I promise I won't give you a full account of each day in Peru! But this first day was so special. Tomorrow I'll blog on the hike.
Because of our weird arrival time, we arrived in Lima the day before everyone else in our group. So before we left the US I found a day tour that we were interested in. If you ever want to research a tour or good restaurant in a city you've never been to, I really suggest checking out www.tripadvisor.com
. We've always had good experiences with anything we've done that was recommended on that site!
Anyway, a local tour group, Haku Tours, had absolutely stellar ratings, and their most popular excursion was touring one of the Shantytowns. I made arrangements by email, and we were ready to go!
A driver met us at our airport hotel and took us 30 miles into Lima to meet the guide and the other 3 participants on the tour.
First, the market. Wouldn't you LOVE to have such an array of fresh fruits available? We got to taste some of them. Delish!
And how about vegetables, peppers, and homemade sauces?
The fresh produce was everywhere!
How about beans, peas, and seeds? Did you know Quinoa originated in Peru?
OK, yuck! These chickens were butchered that morning, but I still can't see myself doing anything more than taking my chicken out of the package!
Lots and lots and lots of markets like this, not only in Peru, but in China, Vietnam, Cambodia and probably every third world country:
So off to Shantytown. Lima has 10 million people and two million of them live in Shantytowns.
This is our guide, Omar. Guides in Peru must have FIVE YEARS of college.
The higher the home, the poorer the residents (complete opposite of the US). So being on the top of this hill in Shantytown makes these people very, very poor indeed. Of course none of them have cars and must walk several miles to the nearest bus stop.
We start to walk around, and the children come running! These steps? They are new within the last 10 years. Before the stairs, people just trudged up the hills.
Shacks next to brick houses. Everyone makes their home out of whatever they can afford or salvage. Neighbors help neighbors.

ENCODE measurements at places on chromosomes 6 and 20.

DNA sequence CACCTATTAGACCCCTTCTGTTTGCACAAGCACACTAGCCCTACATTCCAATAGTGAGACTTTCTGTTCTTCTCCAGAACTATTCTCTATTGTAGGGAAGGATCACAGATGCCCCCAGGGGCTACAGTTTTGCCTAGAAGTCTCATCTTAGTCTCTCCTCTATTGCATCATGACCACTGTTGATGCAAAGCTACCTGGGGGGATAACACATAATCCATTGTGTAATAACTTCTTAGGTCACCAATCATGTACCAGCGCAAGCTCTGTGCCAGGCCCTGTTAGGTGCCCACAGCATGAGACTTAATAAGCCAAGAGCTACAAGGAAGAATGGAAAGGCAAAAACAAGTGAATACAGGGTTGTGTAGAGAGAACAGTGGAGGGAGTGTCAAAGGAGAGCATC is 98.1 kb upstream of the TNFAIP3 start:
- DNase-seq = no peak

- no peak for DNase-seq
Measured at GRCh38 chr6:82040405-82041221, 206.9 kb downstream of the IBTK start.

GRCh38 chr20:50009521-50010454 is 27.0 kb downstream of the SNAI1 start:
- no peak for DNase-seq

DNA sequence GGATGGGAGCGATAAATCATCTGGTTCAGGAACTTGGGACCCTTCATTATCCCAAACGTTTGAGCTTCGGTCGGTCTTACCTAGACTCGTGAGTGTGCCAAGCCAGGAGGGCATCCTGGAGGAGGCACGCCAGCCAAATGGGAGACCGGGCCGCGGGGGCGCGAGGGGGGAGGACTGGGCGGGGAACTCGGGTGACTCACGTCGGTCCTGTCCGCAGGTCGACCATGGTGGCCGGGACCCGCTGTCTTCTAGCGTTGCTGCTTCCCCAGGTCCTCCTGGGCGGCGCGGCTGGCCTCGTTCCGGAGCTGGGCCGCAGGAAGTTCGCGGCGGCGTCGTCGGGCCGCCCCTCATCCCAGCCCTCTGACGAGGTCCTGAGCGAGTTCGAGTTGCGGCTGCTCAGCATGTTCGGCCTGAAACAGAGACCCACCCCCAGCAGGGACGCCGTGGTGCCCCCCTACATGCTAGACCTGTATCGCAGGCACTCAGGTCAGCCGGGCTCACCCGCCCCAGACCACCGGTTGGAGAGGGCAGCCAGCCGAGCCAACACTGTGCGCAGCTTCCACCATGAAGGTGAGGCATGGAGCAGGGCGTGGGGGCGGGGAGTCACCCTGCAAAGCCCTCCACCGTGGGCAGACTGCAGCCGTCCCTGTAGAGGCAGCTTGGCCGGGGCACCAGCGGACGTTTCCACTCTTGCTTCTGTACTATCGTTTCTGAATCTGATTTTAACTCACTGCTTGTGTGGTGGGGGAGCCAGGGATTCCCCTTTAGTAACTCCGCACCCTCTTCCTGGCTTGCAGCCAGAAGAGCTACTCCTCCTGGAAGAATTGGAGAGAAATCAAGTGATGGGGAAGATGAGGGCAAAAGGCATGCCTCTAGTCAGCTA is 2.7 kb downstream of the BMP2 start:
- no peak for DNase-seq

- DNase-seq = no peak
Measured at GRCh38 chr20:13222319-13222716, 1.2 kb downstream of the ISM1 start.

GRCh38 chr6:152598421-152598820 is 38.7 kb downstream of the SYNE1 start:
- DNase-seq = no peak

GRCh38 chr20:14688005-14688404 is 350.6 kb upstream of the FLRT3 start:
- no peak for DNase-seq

In the course making arrangements for the tour via email, I asked if we could bring candy for the children. I was told it wasn't a good idea because of non-existent oral hygiene. I was so ashamed not to have thought of that! Talk about being well-meaning but wrong-headed. The woman suggested we bring toothbrushes and toothpaste. TC didn't want to give out toothbrushes so we compromised on colored pencils. Omar bought fruit in the market to pass out. No wonder the kids come running!
Of course, the more stuff we gave out, the more children showed up! It was definitely an effective communication system, whatever it was! This is me and my "no more pencils" shrug. We gave out over 50.
One little boy gave TC a full body hug and said something in Spanish. Omar translated, "He says you remind him of his grandfather, who recently died." It was so touching! I wish I had a picture of that.
Omar, as well as a few accompanying mothers, made sure that the children all said "thank you" and shook our hands. They were great about taking pictures. I don't know who enjoyed it more, the children or us!
One of the neat things about this tour company, Haku Tours, is that they have PERMISSION from the community leaders of Shantytown to bring in small groups. As Omar said, "You don't come as a tourist, you are invited as a friend." It was an attitude we were to see over and over again in Peru.
In return for allowing people to visit, part of the tour money is used to fund community projects. Omar was very proud of this preschool that the company bought the materials to build, and which was built by the local people. The preschool allows mothers to work.
And here's the latest project, a dining hall, where children can get breakfast and a hot lunch.
These buildings were points of pride in this very large, but very poor community.
And I also can't resist telling you that Peru has free health care. FOR EVERYONE! No screaming about it bankrupting the country. If you have money, you can pay for your own doctors and health care, the best that money can buy. But if you are poor, you still are covered by the government.
Food for thought, isn't it?